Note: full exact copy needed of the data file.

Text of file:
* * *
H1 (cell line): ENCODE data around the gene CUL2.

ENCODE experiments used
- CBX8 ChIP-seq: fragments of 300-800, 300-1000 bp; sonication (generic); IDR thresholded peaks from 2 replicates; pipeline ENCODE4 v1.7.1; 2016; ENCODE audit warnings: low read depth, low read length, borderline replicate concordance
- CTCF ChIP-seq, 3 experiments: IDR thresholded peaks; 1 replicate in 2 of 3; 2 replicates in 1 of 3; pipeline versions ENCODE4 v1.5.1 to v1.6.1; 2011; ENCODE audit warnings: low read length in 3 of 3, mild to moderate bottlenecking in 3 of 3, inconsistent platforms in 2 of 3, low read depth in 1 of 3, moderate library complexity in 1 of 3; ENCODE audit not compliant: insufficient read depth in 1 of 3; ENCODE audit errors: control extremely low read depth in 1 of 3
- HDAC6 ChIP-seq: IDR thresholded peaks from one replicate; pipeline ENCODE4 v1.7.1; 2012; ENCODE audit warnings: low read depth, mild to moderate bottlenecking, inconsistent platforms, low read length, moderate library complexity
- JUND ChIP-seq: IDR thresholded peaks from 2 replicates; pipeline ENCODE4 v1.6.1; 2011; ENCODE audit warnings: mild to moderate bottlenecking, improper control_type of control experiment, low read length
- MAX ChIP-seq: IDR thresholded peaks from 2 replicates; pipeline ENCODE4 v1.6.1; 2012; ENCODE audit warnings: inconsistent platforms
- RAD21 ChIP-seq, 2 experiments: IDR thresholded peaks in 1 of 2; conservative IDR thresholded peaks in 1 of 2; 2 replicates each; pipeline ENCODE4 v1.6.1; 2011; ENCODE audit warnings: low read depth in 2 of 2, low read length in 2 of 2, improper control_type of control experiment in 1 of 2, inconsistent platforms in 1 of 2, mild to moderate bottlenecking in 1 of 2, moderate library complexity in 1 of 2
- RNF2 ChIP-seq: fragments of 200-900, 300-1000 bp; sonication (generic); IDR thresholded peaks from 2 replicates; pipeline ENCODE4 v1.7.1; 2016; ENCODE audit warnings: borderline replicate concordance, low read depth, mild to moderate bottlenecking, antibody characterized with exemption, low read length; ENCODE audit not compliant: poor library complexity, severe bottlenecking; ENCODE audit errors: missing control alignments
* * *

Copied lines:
H1 (cell line): ENCODE data around the gene CUL2.

ENCODE experiments used
- CBX8 ChIP-seq: fragments of 300-800, 300-1000 bp; sonication (generic); IDR thresholded peaks from 2 replicates; pipeline ENCODE4 v1.7.1; 2016; ENCODE audit warnings: low read depth, low read length, borderline replicate concordance
- CTCF ChIP-seq, 3 experiments: IDR thresholded peaks; 1 replicate in 2 of 3; 2 replicates in 1 of 3; pipeline versions ENCODE4 v1.5.1 to v1.6.1; 2011; ENCODE audit warnings: low read length in 3 of 3, mild to moderate bottlenecking in 3 of 3, inconsistent platforms in 2 of 3, low read depth in 1 of 3, moderate library complexity in 1 of 3; ENCODE audit not compliant: insufficient read depth in 1 of 3; ENCODE audit errors: control extremely low read depth in 1 of 3
- HDAC6 ChIP-seq: IDR thresholded peaks from one replicate; pipeline ENCODE4 v1.7.1; 2012; ENCODE audit warnings: low read depth, mild to moderate bottlenecking, inconsistent platforms, low read length, moderate library complexity
- JUND ChIP-seq: IDR thresholded peaks from 2 replicates; pipeline ENCODE4 v1.6.1; 2011; ENCODE audit warnings: mild to moderate bottlenecking, improper control_type of control experiment, low read length
- MAX ChIP-seq: IDR thresholded peaks from 2 replicates; pipeline ENCODE4 v1.6.1; 2012; ENCODE audit warnings: inconsistent platforms
- RAD21 ChIP-seq, 2 experiments: IDR thresholded peaks in 1 of 2; conservative IDR thresholded peaks in 1 of 2; 2 replicates each; pipeline ENCODE4 v1.6.1; 2011; ENCODE audit warnings: low read depth in 2 of 2, low read length in 2 of 2, improper control_type of control experiment in 1 of 2, inconsistent platforms in 1 of 2, mild to moderate bottlenecking in 1 of 2, moderate library complexity in 1 of 2
- RNF2 ChIP-seq: fragments of 200-900, 300-1000 bp; sonication (generic); IDR thresholded peaks from 2 replicates; pipeline ENCODE4 v1.7.1; 2016; ENCODE audit warnings: borderline replicate concordance, low read depth, mild to moderate bottlenecking, antibody characterized with exemption, low read length; ENCODE audit not compliant: poor library complexity, severe bottlenecking; ENCODE audit errors: missing control alignments